Valentine shows that he is feeling connected to the cause
NEW YORK — The little firestorms around Bobby Valentine, good and bad, are amusing, if not entertaining.
In the 10th inning Sunday night, you saw the fiery Valentine getting tossed when home plate umpire Brian O’Nora actually told him he heard the ball hit Will Middlebrooks’s bat — even though Dave Robertson’s errant pitch hit him squarely in the hand on a bunt attempt.
Middlebrooks, the rookie, became Middlebrooks the man, as he laced a single to left to give the Yankees an “in-your-face” moment.
“Got back in the office just in time to see it,” said Valentine, who this time decided not to opt for his fake glasses and mustache and sneak back into the dugout.
That’s the Valentine that inspires, kicks up some dirt, and makes his presence felt. Josh Beckett followed him in his attack of the umpires and he, too, was booted, showing signs that maybe he does care.
Adrian Gonzalez was chirping from the dugout, too.
Valentine and Beckett may be strange bedfellows, but they walked off into the clubhouse and watched the Red Sox rally to a 3-2 10th-inning victory over the Yankees to take two out of three in what may have been the best of times in this trying season.
Maybe now it’s not so awful anymore.
“We’re in this together,” said Valentine when asked about Beckett getting tossed, too. “We’re trying to accomplish the same goal. We want the same thing.”
This was a together team that beat the Yankees this weekend.
Listen, there are always going to be brushfires with Valentine and there were this weekend.
The manager sometimes creates his own messes, like on Saturday when he offered the four-day play-and-rest plan for Carl Crawford to the media. Reports were floating around the last 24 hours that there was no plan.
But a team source indicated it was indeed the plan and there seemed to be a disconnect between Valentine and GM Ben Cherington, and yet another disconnect between Crawford and management over whether he needs surgery.
It sure looks like there’s a disconnect at times, but it would seem highly unlikely, what with all the medical layers that the Red Sox have, that there would not be a plan. We doubt very much that Bobby V. came up with this plan on his own, so what’s the big deal about revealing the existence of one?
There’s no doubt that Cherington was upset about Valentine speaking publicly about Crawford’s plan because Cherington did not return any texts concerning the subject.
“I talked to Carl yesterday after the game and again today,” Valentine said prior to Sunday’s game. “Like he said before the game, ‘I got it.’ And after BP he said, ‘It’s cool.’ And today he said, ‘No problem.’ I told Carl that if I do anything to confuse you and make anything more than uncomfortable to let me know. When people came to his locker to speak about why he was out of the lineup, he was uncomfortable, but he said he’s fine.”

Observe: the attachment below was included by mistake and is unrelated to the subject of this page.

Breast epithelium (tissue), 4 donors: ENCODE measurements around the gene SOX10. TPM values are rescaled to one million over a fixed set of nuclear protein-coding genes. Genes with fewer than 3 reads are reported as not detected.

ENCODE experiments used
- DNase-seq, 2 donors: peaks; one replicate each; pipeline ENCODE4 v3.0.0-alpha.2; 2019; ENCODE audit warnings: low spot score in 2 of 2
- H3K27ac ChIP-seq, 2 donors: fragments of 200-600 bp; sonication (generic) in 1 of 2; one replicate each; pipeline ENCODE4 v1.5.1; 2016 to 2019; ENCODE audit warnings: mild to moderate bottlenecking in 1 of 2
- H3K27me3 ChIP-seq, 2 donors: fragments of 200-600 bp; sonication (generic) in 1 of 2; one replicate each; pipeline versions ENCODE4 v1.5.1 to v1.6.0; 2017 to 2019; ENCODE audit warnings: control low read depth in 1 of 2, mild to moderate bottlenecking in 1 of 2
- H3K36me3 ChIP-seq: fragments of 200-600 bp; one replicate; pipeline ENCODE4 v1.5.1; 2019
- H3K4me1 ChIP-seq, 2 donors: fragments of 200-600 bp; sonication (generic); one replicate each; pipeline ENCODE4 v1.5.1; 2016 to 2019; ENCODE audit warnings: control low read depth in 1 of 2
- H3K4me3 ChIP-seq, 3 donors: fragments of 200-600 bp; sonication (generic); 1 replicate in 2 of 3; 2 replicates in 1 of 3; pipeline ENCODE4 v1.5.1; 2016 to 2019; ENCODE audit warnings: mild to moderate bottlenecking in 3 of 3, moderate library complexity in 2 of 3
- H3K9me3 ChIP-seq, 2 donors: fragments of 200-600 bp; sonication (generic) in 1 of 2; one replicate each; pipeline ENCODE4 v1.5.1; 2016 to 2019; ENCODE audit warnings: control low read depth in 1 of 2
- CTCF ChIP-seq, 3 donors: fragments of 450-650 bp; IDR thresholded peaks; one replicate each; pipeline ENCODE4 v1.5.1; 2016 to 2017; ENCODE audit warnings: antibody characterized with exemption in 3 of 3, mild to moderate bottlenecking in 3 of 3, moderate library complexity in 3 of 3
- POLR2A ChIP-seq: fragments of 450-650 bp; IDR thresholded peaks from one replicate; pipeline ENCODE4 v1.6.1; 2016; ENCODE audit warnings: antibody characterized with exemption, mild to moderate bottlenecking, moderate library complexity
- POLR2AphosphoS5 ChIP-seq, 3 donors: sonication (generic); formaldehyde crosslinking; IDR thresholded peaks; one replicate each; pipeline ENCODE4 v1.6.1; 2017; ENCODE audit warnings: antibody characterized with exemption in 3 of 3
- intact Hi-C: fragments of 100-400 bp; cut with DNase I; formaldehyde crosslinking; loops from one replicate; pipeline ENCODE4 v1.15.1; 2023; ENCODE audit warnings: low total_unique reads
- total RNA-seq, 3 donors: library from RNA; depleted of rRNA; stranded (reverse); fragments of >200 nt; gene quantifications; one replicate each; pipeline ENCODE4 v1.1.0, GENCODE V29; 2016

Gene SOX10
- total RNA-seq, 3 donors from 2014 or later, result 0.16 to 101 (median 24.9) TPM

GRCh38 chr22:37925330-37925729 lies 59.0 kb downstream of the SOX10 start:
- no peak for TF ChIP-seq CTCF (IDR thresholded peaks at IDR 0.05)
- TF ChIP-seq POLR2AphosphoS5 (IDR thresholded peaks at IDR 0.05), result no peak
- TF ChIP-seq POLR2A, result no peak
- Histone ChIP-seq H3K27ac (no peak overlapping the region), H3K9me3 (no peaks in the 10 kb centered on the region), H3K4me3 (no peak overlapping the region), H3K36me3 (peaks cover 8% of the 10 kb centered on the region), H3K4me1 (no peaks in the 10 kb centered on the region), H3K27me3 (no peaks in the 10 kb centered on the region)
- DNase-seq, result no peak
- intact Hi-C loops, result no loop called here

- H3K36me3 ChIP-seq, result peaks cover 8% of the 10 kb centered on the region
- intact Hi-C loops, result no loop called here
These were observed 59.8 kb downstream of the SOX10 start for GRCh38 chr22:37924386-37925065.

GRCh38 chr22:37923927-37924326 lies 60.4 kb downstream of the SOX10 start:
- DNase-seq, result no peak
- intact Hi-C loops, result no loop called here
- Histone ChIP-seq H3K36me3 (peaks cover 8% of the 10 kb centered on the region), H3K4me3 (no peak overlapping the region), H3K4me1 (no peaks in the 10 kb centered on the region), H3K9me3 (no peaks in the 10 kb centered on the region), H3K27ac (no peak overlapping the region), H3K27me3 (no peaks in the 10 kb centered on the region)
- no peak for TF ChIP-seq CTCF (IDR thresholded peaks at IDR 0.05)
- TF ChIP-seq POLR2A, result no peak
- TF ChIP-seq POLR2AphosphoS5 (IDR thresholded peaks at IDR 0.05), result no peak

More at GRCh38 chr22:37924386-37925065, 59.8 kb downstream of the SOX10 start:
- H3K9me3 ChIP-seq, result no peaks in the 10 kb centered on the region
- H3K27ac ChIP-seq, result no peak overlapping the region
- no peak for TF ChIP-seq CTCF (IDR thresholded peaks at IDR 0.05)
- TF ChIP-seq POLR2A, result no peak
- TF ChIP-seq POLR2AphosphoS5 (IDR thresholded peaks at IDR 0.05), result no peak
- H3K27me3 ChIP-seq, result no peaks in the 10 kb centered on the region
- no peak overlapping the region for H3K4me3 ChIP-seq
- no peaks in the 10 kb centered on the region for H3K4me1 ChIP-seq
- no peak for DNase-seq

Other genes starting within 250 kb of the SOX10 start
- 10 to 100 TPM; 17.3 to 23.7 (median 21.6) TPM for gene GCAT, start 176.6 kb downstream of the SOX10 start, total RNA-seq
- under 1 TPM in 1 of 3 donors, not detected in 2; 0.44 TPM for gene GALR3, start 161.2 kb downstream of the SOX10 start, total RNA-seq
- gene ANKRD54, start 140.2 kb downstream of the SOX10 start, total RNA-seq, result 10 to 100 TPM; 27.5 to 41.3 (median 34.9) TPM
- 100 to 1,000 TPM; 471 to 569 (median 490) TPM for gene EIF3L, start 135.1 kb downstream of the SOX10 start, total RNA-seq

When told that Crawford said the elbow could “blow out at any time” and that it might be prudent to perform the Tommy John surgery at any time, Valentine said, “It would give you a better understanding why the medical staff thought he should be rested periodically. It bothers him and they don’t want it to get to the point where it’s intolerable. It makes sense to me. We’re hoping it will hurt less, bother him less, and that’s why we have a prescribed program.
“I heard what Carl said [about surgery], but I’ve never been told he needed an operation. I don’t think that’s a definitive situation.’’
That seems to be one area where Valentine and Cherington agree. The GM recently said there was no definitive plan for surgery. Why does Crawford think he needs Tommy John surgery? Crawford said he heard that come from the lips of Dr. James Andrews.
If Andrews said or recommended that, shouldn’t the Red Sox know about it?
How many disconnects can there possibly be on one simple story?
While it was odd that Valentine offered his defiance of the plan in public, it seemed stranger that Cherington did not back up Valentine once he said it.
Valentine didn’t act like a guy who was trying to get himself fired, as our esteemed columnist, Dan Shaughnessy, suggested.
Valentine likes his job and believes this team will get better and better.
“I think we played very good baseball this weekend,” Valentine said. “We’re trying to win every series now. That’s the name of the game. We did it the hard way. After losing the first, we battled in two tough games. I’m proud of the guys. That was a great effort.”
By taking two out of three in New York, that may signal Cherington to make a deal as the Red Sox still appear to be within striking distance of a wild-card spot.
When asked how much he’s involved, Valentine said, “Probably as much as any manager. Our job is to deal with what we have to do when 8 o’clock starts. I think we’re all involved very little. I might hear something if he asks me a question about someone who is out there and to give an opinion. I don’t think you can be involved in both jobs.”
Valentine said he has no doubt that the organization “is in it to win all the time. The ownership and front office isn’t thinking anything but we’ve got a shot.”
While this job is probably not what Valentine signed up for, he’s finding the difference between now and when he last managed in the majors 10 years ago is “blended more than the last time I managed. Much more interaction.”
But Valentine seems to be breaking through that. Winning in New York was a big moment for his Red Sox managerial career.
This sometimes disconnected team showed unity. They showed it with the manager and the players. And that was huge.